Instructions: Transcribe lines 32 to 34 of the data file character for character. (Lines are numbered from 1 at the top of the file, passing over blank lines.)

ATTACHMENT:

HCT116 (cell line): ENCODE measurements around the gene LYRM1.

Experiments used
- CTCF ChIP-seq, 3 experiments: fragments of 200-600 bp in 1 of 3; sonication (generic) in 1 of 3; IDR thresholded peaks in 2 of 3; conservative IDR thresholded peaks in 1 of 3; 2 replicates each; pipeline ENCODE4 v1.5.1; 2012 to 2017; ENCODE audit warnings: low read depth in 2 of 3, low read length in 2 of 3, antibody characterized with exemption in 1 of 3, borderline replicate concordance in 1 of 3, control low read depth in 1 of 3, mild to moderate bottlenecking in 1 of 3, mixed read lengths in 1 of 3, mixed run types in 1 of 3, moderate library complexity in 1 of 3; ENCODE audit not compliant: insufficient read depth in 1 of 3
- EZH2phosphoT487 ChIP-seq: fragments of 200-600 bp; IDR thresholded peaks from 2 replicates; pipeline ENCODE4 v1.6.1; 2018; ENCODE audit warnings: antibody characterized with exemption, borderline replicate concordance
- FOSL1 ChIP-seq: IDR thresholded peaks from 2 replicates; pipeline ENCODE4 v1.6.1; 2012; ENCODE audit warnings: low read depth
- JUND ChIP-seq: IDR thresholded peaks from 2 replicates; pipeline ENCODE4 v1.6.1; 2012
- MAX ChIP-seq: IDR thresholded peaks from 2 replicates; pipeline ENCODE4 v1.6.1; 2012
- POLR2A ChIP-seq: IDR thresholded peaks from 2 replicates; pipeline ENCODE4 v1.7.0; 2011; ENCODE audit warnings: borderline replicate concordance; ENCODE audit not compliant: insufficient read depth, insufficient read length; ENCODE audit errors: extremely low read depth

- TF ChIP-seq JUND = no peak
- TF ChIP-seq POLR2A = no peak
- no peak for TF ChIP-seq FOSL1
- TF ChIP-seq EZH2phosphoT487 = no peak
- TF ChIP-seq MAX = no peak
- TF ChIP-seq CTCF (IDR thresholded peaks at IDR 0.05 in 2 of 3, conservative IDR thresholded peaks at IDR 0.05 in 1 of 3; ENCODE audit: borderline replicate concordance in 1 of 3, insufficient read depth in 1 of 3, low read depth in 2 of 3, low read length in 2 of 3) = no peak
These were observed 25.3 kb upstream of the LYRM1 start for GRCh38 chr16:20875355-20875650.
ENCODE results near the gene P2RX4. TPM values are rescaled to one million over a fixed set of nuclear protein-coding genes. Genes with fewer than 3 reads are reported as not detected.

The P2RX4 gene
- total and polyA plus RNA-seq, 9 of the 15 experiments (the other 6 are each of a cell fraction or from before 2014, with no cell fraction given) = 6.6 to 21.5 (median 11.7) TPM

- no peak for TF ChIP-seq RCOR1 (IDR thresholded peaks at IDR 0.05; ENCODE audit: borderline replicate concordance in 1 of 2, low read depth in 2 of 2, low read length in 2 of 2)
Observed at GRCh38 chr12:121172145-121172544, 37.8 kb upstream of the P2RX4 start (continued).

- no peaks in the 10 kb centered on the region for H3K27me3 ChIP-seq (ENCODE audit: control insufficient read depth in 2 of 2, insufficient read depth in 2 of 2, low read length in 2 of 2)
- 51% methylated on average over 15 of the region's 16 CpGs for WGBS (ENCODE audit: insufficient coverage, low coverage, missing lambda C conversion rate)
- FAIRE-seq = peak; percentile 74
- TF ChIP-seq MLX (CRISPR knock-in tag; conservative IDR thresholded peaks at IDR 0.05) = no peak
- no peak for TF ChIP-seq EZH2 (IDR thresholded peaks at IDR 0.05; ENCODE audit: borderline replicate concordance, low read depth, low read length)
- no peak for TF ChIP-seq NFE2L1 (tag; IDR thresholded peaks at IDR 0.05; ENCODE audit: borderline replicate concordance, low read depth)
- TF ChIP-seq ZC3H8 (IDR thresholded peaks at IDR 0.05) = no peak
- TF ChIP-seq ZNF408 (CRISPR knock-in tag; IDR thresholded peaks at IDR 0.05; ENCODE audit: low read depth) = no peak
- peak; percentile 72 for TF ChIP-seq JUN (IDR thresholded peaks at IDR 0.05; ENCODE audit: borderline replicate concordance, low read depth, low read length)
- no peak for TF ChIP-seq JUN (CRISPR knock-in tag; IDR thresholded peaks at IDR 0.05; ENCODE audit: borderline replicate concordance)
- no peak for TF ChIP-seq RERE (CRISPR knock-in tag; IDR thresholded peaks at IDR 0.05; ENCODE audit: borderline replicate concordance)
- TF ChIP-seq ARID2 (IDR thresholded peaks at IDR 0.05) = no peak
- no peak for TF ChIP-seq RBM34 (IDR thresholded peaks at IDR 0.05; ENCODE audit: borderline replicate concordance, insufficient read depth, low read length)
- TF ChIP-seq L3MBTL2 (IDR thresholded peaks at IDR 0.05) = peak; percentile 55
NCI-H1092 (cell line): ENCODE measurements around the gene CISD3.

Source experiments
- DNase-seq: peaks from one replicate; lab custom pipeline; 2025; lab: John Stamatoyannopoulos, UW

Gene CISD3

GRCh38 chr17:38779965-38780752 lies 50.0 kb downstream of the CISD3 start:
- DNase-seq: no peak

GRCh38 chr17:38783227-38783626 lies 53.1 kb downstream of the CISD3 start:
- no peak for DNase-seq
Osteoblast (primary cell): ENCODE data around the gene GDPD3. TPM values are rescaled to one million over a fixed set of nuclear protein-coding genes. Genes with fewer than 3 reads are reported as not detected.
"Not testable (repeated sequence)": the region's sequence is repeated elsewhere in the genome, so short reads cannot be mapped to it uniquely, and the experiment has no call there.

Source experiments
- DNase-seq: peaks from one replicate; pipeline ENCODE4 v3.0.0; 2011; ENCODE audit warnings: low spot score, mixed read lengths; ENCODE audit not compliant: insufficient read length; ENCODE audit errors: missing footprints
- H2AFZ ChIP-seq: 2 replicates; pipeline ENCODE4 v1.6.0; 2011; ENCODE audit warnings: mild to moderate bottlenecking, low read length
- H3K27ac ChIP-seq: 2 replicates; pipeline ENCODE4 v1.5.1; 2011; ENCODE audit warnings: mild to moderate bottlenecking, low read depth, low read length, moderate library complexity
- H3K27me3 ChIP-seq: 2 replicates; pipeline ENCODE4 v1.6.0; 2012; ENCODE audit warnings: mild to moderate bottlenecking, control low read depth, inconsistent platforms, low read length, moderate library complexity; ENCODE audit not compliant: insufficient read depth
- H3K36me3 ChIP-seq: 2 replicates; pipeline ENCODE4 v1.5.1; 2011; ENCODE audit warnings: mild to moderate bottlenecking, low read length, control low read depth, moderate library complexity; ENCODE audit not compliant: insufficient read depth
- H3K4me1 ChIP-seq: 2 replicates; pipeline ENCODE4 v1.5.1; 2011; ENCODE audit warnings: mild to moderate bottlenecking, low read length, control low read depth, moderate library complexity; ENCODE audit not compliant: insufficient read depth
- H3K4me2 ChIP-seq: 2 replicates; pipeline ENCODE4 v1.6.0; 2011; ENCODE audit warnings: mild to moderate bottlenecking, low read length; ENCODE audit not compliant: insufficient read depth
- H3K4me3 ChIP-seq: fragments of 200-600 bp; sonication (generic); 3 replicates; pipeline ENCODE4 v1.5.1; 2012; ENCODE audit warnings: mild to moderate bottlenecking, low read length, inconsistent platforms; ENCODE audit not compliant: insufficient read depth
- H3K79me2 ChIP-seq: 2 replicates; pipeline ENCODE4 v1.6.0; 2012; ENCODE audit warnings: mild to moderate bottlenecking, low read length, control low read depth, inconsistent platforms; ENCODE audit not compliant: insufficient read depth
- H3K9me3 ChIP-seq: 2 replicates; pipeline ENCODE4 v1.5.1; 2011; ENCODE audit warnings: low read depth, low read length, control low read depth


- TF ChIP-seq ARID2 (IDR thresholded peaks at IDR 0.05) = no peak
- no peak for TF ChIP-seq RBM34 (IDR thresholded peaks at IDR 0.05; ENCODE audit: borderline replicate concordance, insufficient read depth, low read length)
- TF ChIP-seq L3MBTL2 (IDR thresholded peaks at IDR 0.05) = peak; percentile 55